Travelling with teens is an even more intense version of life with teens. They’re determined not to be impressed by anything you suggest or any wisdom you try to impart. Every idea is met with a shrug, or a ‘whatevs’.
Which is why I snapped up the recently published Streets of the World, by Belgian photojournalist Jeroen Swolfs, who spent seven years documenting everyday street life in 195 countries. The book is an incredible insight into living conditions, food, pastimes, passions and habits — and young people — around the globe.
Among the arresting images are kids playing volleyball on an airstrip on Tuvalu in the Pacific, a policewoman supervising non-existent traffic in North Korea, alluring food stalls in Singapore and families queuing for food after a tsunami in Samoa — the book is an invitation to travel and discover, but is also wonderfully thought-provoking.
Swolfs looks behind the tourist-paradise image of the Maldives, for instance, to the poverty of Malé, tacitly asking what kind of travellers we want to be. And alongside images of shabby public boats in Brunei is a list of their Sultan’s 5,000-strong car collection.
This isn’t a cheap tome, but as a gift to inspire and awaken teens (and maybe make them realise just how lucky they are), it’s a must.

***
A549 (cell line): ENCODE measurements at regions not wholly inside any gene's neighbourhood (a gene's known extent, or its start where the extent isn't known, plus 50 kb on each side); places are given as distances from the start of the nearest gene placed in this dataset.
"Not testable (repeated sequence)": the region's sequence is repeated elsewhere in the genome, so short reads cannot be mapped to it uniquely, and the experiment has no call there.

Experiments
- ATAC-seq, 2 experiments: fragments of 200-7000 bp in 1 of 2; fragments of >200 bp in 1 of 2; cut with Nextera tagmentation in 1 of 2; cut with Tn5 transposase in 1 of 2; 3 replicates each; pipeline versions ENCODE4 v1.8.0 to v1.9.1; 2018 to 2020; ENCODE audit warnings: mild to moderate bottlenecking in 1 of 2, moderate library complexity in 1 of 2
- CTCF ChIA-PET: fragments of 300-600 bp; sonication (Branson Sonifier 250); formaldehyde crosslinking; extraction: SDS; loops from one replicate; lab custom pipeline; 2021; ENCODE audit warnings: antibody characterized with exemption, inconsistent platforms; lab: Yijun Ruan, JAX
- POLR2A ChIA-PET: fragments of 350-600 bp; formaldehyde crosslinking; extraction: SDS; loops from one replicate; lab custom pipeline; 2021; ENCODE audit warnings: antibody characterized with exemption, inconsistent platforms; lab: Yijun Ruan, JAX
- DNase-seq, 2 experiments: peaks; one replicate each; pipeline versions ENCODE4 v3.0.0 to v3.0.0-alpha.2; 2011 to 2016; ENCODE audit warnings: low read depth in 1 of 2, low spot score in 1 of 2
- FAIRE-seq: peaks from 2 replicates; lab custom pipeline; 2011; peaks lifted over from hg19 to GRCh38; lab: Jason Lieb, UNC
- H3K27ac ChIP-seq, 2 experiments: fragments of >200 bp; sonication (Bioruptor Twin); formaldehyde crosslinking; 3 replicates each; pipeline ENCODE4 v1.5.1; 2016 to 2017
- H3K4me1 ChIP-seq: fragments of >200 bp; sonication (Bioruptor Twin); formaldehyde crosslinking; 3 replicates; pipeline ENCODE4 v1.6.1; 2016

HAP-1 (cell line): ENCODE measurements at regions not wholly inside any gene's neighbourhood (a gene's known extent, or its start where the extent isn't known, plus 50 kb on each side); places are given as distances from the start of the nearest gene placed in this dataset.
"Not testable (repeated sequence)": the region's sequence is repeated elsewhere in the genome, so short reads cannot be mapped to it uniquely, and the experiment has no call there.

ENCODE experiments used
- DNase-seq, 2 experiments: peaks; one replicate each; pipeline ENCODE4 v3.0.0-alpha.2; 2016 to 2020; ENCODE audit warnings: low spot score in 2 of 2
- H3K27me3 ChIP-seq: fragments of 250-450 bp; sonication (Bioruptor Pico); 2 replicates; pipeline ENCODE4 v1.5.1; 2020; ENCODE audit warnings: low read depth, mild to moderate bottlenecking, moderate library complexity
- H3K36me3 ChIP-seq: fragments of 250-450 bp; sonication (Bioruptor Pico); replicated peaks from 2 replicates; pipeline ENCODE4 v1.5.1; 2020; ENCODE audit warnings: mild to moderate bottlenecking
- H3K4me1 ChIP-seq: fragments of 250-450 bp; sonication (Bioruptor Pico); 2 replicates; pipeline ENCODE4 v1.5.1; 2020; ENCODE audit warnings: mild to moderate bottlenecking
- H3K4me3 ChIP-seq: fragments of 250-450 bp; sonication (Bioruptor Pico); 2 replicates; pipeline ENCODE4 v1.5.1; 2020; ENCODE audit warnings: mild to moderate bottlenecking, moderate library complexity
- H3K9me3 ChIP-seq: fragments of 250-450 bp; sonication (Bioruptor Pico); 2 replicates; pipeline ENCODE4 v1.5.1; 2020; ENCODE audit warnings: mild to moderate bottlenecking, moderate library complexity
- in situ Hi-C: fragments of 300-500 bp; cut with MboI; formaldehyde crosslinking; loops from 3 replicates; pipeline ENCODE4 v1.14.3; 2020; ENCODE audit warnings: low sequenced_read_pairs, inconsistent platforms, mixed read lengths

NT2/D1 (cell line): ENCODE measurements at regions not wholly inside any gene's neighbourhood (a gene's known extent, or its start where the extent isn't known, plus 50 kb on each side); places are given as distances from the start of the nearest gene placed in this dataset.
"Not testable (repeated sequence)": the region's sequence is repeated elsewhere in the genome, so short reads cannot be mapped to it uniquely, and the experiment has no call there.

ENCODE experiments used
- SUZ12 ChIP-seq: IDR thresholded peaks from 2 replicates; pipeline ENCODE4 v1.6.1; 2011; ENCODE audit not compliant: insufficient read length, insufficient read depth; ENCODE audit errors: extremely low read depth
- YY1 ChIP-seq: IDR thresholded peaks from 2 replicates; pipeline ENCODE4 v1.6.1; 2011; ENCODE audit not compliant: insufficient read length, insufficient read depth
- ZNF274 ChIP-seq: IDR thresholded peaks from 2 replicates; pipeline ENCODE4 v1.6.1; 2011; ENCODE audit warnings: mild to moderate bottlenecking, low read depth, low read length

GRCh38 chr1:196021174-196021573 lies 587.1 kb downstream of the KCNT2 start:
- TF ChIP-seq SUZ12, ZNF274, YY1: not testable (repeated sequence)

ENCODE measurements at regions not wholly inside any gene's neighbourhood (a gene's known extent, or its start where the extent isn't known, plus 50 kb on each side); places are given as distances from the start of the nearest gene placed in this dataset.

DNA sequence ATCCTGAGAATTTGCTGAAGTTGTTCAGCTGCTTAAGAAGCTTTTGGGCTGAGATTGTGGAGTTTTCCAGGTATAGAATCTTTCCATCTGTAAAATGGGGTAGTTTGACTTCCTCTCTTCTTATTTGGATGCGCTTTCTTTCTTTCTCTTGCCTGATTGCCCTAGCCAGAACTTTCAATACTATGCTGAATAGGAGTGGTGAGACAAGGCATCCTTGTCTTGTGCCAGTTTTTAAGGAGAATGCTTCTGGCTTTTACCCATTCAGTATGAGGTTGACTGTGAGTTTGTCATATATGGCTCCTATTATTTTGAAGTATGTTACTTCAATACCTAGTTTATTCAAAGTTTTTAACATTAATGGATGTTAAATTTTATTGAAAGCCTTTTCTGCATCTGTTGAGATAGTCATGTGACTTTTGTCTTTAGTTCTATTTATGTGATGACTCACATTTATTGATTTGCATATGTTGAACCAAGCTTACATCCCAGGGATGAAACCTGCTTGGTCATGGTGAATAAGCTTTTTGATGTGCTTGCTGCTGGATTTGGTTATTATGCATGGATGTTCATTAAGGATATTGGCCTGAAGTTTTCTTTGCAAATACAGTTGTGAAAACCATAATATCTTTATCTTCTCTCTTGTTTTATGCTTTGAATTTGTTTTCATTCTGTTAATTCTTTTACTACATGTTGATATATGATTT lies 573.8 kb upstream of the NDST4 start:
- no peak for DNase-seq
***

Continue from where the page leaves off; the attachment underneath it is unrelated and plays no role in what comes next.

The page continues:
Streets of the World by Jeroen Swolfs. RRP: £39.95 (Lannoo Publishers)
Take me away
BABIES AND TODDLERS
Night Sounds by Sam Taplin and Federica Iossa
Listen to owls, foxes and other nocturnal animals.
RRP: £12.99 (Noisy Books).
The Ugly Five by Julia Donaldson and Axel Scheffler
Africa’s least loved beasts.
RRP: £8.99 (Alison Green Books).
Dinosaur Atlas by Lonely Planet Kids
Discover prehistoric lands and the creatures that roamed them.
RRP: £12.99 (Lonely Planet).
The Guggenheim Mystery by Robin Stevens
A family trip to New York turns 12-year-old Ted into a detective.
RRP: £6.99 (Puffin).
Atlas of Adventure by Lonely Planet
Ideas for thrill-seekers — fancy volcano-diving in El Salvador?
RRP: £24.99 (Lonely Planet).
Published in the Family Travel guide, free with the Jan/Feb 2018 issue of National Geographic Traveller (UK)